Busting Betta Fish Myths

With the stunning colors and variety of beautiful fins, it’s no wonder that so many people are fascinated by betta fish. Besides the array of vibrant colors, these tiny charmers also have unique and remarkable characters.

Did you know that betta fish got its name from an ancient clan of warriors called Bettah? These little fighters are known to be aggressive but are they?

Here are five facts everyone gets wrong about betta fish.

Bettas don’t need a heater

You might have seen betta fish in small bowls at room temperature because they can survive. But the fact is, betta fish are tropical fish, so they need water that is slightly warmer than room temperature. Otherwise, they become lethargic and stressed.

Due to the cold water temperature, they swim too fast and use up their energy, making them suddenly inactive again. The best temperature is between 26 and 27 degrees Celsius. Once you use a water heater, you will see them swim calmy and living much healthier and longer.

Wild bettas live in puddles

Bettas are resilient, and they can survive out of the water for some time by breathing oxygen from the air. However, if their scales become dry, they die slowly. When wild bettas live in puddles, they won’t live long unless you put them in freshwater.

Wild bettas live in puddles because the water evaporates during the dry seasons, making them more visible. But as the weather gets drier, the bettas die off. If they are lucky, they will manage to hop from puddle to puddle and find a bigger water body to survive.

Similarly, bettas do not thrive well in congested jars and fishbowl. One beta requires at least 2.5 gallons of water to thrive. Take a look at some top picks for betta tanks on Aquarium Fish City

Bettas don’t need a filter.

Again, this is one of the many things that people get wrong about betta fish. Just because a betta is surviving in a cloudy fish tank or a puddle doesn’t mean it will thrive. Bettas, like many other tropical fish, are prone to bacterial and parasite infections. Using a water filter keeps its surrounding clean and also adds a low flow in the water.

Besides keeping the water clean, aquarium filters also balance the salinity and bacterial content in the water, preventing skin rashes.

Using a water filter for a betta fish tank also eliminates the frequent requirement to change the water. The calming effect of a low filter wave also calms the betta fish and makes them more adaptive and responsive to their surroundings.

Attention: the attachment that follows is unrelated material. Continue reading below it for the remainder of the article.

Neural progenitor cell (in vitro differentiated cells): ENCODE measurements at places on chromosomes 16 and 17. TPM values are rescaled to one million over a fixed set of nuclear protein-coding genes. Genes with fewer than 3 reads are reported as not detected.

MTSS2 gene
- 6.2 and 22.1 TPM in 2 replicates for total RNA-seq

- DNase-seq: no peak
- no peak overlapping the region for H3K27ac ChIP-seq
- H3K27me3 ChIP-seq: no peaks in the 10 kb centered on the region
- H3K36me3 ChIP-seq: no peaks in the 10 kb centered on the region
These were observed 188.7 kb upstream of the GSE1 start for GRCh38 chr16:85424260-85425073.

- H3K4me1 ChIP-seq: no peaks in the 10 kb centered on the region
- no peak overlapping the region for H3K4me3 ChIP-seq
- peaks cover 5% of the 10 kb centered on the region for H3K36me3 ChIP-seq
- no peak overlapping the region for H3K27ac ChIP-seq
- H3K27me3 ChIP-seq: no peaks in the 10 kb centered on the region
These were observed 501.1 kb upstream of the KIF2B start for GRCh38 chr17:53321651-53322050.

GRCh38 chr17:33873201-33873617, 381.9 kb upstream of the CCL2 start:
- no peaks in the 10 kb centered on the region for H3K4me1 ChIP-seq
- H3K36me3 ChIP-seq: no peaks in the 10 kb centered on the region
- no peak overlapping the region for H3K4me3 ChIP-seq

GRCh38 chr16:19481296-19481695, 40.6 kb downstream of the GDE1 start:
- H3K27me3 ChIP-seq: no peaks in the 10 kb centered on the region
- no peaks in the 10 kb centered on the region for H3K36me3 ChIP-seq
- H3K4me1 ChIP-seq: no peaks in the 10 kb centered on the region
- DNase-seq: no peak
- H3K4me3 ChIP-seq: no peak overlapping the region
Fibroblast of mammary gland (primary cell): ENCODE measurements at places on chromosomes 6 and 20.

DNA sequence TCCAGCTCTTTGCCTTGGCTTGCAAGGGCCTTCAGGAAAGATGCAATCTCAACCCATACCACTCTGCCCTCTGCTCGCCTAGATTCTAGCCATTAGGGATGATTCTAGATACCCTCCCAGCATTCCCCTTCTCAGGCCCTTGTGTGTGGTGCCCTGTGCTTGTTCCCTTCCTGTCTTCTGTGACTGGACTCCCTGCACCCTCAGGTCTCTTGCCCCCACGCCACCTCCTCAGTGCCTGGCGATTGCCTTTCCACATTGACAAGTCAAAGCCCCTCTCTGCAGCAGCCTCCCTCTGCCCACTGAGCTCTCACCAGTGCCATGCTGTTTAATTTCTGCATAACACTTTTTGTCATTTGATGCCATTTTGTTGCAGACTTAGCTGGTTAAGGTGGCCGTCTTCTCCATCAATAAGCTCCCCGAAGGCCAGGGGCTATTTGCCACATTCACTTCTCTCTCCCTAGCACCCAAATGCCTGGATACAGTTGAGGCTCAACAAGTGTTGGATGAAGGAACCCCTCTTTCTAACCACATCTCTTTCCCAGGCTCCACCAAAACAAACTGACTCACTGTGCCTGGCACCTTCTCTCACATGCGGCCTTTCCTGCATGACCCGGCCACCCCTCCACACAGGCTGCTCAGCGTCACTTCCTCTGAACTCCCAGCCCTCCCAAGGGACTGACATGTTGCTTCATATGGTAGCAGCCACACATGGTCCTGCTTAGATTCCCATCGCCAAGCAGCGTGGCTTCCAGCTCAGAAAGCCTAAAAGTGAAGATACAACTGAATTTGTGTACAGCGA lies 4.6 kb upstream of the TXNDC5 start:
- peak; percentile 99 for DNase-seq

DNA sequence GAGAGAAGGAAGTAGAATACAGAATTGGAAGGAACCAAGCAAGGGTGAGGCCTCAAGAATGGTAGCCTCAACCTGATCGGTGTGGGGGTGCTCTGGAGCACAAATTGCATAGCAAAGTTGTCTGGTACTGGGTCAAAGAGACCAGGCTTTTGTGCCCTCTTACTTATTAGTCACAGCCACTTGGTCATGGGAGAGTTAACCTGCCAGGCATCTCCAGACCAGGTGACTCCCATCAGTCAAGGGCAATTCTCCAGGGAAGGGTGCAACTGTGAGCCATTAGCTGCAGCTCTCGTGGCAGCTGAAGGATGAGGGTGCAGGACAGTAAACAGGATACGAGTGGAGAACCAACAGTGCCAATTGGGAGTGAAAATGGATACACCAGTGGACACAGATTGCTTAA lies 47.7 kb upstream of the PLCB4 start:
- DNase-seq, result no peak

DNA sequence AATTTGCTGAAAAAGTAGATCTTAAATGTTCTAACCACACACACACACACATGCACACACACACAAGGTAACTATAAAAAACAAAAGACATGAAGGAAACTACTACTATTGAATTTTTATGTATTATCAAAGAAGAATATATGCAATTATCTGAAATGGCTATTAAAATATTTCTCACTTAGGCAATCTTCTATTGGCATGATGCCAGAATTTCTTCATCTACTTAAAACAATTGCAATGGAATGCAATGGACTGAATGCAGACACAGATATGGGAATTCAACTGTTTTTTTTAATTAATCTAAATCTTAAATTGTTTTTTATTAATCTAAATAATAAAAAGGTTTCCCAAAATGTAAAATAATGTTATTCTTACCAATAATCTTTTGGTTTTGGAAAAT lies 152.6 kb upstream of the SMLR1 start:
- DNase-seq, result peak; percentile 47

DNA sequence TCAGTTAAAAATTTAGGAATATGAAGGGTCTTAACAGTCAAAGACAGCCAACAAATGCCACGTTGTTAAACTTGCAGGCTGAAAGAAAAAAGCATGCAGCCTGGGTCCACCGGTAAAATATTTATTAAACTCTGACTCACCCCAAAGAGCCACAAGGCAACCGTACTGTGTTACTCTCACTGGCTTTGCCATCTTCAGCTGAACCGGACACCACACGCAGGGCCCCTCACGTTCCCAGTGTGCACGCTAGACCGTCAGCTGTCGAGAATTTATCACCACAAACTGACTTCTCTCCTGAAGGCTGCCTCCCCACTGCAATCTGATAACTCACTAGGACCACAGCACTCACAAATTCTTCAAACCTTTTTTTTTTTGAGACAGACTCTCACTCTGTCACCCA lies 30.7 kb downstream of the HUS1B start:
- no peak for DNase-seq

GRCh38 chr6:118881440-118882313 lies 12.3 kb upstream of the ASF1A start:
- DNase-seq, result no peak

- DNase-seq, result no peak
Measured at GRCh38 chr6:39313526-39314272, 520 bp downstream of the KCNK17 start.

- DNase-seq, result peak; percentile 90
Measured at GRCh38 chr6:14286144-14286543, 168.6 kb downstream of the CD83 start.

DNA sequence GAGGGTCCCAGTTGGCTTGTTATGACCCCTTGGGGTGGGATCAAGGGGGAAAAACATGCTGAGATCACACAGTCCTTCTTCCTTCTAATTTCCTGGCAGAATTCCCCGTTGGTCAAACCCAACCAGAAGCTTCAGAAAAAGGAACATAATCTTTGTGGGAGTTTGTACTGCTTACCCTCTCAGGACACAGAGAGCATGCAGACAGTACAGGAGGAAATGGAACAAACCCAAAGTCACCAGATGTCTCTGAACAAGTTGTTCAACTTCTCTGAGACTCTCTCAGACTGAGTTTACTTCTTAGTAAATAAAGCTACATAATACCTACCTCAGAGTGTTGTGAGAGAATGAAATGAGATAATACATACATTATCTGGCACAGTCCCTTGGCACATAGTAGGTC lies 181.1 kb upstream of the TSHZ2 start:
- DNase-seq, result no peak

Only happy bettas build a nest

You might have noticed white foam floating on the orders of your betta tank. Some people think it’s dirt or bacterial accumulation, and they even throw it away. What some people don’t know is that betta fish build bubble nest!

Beta fish keepers familiar with the bubble nest often assume that betta fish build the bubble nest when they are happy. But it is not so! Betta fish will create a bubble nest when they are ready to mate.

Irrespective of health or happiness, if the betta fish is ready to mate, it will build a nest on the corner. It is the male that builds this bubble nest to court the female betta. Once created, the male betta will hover close to the nest and wait for the female betta to approach.

So whether a betta is happy or not, if it is ready to mate, it will build the bubble nest.

Bettas like to live alone

While bettas are known to be fighter fish and will be violent towards other bettas, they do not really like being alone. After years of studying betta behavior, they prefer living alone, but they can thrive with other species.

Whether it is a male or female, bettas fight each other and get territorial but as intelligent creatures, living with other aquatic creatures is not a problem. They often show signs of needing a company by building a nest whether a mate is nearby or not.

Female bettas can live together as long as there is enough space. So even though they require constant monitoring, it is not true that bettas like to live alone.